The namespace is reserved for parliamentary agencies, Offices of Parliament, and parliamentary political parties and their elected members. This does not include government agencies. Each decision is arrived at case by case, and no decision should be interpreted as a precedent. Generally speaking, if an organisation has a question about their potential eligibility, they should contact for confirmation.


Parliamentary entities will use an approved registrar to request a name, using the registrar's system. The registrar will pass the request to the appropriate Parliamentary Service and a decision will be made. The moderator will use the approved registrar's system to record the decision to approve or decline the name.

The registrar will advise the applicant of the decision and, in the case of approval, will pass the request to the Registry for inclusion. The Registry is managed by .nz Registry Services (NZRS). NZRS updates the DNS zone files hourly, on the hour, ( so the name can be activated within a short space of time after approval.

Applicants will be required to demonstrate a business need as part of their application for a name.
Applicants will be required to provide the following details:

  • Domain name requested
  • Business reason for the application (brief but comprehensive)
  • Legislative authority (i.e. qualification to be in the space)
  • Organisation or Entity Name
  • Parent Organisation (if applicable)
  • Type of Organisation: (e.g. Office of Parliament, Parliamentary Agency, Parliamentary political party, Member of Parliament Please note: the registrant name recorded on the .nz register must be that of a person or a properly constituted organisation)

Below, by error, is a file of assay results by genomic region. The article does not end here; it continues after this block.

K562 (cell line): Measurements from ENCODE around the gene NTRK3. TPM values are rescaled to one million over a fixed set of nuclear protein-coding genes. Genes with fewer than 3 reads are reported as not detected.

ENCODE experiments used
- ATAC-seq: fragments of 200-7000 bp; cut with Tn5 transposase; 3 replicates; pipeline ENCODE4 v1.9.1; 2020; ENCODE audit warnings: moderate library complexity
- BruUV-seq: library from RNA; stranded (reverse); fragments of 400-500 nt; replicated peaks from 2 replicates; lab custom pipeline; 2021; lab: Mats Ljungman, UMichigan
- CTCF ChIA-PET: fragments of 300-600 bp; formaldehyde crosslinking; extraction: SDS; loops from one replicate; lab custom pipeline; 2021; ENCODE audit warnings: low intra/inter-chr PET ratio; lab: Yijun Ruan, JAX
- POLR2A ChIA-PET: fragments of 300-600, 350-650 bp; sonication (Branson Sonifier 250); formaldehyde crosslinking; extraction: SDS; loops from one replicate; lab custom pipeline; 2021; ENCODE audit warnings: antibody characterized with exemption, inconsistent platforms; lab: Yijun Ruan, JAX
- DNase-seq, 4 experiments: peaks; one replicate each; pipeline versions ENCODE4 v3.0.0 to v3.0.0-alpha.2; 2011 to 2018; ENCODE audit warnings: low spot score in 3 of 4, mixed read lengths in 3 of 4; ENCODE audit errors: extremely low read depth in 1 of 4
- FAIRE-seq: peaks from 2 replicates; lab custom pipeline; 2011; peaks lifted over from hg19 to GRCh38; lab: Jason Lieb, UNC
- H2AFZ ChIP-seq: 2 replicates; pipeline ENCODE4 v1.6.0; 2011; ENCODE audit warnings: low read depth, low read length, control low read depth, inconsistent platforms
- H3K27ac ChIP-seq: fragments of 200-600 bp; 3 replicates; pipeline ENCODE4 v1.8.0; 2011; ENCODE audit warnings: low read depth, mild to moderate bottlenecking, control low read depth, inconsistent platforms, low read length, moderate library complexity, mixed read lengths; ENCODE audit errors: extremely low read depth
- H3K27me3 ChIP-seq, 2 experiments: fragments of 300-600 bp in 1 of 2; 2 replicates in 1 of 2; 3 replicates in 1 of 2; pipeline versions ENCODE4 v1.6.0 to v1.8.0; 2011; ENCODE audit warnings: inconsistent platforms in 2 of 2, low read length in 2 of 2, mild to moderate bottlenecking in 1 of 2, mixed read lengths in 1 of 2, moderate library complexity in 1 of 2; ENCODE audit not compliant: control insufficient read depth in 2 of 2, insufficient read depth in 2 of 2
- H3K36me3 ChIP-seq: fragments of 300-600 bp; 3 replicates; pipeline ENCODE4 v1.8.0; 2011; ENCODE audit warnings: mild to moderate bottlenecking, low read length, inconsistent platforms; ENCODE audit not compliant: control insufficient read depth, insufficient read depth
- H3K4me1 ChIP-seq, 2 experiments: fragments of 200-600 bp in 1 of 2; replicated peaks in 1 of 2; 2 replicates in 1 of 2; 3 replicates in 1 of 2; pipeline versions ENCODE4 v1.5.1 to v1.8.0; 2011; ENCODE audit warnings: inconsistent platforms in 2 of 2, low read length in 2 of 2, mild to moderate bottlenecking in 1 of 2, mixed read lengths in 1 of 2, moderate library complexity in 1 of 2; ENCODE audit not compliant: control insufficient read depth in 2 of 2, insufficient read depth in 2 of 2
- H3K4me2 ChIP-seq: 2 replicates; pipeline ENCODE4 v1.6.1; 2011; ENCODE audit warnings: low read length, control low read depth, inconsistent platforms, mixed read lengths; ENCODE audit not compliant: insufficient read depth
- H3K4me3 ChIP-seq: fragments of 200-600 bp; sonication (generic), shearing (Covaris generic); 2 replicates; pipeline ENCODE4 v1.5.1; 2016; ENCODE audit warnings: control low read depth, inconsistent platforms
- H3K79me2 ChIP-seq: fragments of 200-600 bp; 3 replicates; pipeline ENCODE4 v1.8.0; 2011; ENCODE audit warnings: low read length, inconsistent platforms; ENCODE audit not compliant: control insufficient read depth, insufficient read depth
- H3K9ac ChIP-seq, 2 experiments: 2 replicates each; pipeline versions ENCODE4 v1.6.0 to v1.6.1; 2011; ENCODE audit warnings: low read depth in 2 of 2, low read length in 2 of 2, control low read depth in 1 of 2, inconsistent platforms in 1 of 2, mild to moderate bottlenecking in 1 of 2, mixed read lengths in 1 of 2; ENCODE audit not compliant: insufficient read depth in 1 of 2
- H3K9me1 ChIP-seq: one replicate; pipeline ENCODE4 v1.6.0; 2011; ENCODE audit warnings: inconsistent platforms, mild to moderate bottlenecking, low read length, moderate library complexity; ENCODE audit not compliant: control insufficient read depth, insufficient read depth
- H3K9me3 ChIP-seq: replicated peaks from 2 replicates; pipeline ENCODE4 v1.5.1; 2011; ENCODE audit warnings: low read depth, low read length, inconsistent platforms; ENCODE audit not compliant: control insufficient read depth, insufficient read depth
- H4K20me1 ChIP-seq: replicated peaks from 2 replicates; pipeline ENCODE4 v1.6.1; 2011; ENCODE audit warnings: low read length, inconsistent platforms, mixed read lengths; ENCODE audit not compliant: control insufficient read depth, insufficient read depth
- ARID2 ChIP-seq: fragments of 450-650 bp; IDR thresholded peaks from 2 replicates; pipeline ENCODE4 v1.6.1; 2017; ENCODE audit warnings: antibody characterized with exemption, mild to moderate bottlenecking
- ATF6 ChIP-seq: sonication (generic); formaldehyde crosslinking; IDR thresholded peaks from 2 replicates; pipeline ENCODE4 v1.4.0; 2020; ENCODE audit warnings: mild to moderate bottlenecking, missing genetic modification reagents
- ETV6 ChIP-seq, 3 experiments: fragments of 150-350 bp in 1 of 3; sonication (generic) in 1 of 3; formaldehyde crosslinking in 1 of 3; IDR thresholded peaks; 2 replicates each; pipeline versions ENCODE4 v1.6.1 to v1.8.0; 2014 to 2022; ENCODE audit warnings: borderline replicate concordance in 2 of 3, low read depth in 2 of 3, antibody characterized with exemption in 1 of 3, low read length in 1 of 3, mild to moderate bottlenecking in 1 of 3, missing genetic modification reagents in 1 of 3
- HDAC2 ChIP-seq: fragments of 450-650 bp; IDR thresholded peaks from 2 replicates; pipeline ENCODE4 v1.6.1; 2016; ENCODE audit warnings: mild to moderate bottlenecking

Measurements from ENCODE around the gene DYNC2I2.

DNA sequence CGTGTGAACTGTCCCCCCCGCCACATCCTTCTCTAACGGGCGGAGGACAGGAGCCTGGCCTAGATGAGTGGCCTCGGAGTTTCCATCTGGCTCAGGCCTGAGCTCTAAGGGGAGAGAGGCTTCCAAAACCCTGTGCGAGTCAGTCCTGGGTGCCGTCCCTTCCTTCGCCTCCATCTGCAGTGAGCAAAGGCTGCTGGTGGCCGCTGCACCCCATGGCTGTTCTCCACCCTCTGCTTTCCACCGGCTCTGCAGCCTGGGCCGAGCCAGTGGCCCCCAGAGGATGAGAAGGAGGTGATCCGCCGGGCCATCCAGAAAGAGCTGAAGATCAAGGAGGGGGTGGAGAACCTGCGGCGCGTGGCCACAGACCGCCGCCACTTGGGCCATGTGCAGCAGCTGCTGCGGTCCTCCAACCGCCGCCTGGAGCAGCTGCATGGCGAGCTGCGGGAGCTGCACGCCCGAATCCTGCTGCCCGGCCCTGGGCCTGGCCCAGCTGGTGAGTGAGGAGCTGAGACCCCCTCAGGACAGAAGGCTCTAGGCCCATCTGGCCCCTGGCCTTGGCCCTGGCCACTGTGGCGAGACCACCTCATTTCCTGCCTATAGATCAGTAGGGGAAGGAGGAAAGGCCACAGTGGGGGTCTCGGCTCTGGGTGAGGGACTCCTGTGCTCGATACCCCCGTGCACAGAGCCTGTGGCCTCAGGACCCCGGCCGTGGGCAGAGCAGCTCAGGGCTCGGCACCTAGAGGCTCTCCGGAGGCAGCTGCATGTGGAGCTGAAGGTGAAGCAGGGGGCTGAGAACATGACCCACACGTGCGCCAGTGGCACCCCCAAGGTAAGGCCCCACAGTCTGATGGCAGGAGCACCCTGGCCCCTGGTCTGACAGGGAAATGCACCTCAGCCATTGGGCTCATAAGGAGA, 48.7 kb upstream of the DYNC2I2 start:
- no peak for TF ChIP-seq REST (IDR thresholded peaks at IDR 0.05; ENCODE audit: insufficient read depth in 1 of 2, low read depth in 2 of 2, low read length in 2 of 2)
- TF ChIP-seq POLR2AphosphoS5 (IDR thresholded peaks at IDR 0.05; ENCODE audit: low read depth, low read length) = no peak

• Postal Address
  • Name, telephone number and email address of person in the organisation who is responsible for the registration of this domain name (business, not technical)
  • Name of Chief Executive (if applicable)
  • Chief Executive's Title (if applicable)
  • Any other such information as required under the .nz policies and procedures

Other information may be required from time to time.

Approvals of applications for names are not automatic or guaranteed. All applications are considered on a case-by-case basis. There is an appeal process for applications which have been outlined in this policy.

No approval or refusal of an application can be taken as a precedent for a subsequent request.
Each registering organisation must enter into a formal agreement with the registrar. This agreement will be based on the core terms and conditions prescribed by InternetNZ for agreements between registrars and registrants.

In some matters (such as transfer of names to a different registrant), there may be apparent conflict between the standard terms and conditions and this policy. In those cases, this policy over-rides the standard terms and conditions.

Approved Registrar

Department of Internal Affairs

Names Acceptability

Names are not automatically acceptable, merely because the organisation is permitted to use the namespace. Each request is judged on its own merits. Organisations are required to have a solid business case around the need for a name and should consider carefully possible conflicts or confusion

Avoiding confusion

Names will need to be chosen which avoid confusion with other organisation. Three or four letter names will normally be used only to represent departments or other central or local government bodies where the abbreviation is widely recognised by the general public (e.g. OOC, PS)

Generic names

Generic and project names should be registered in the domain only where they are organisational and of national significance.

Ethics, values and standards

Names will not be accepted which might bring Parliament into disrepute inadvertently or otherwise. Particular care should be given to acronyms that might be pronounced as a word.


Names should clearly indicate the organisation or service. Domain names should not be used for branding purposes for individual projects.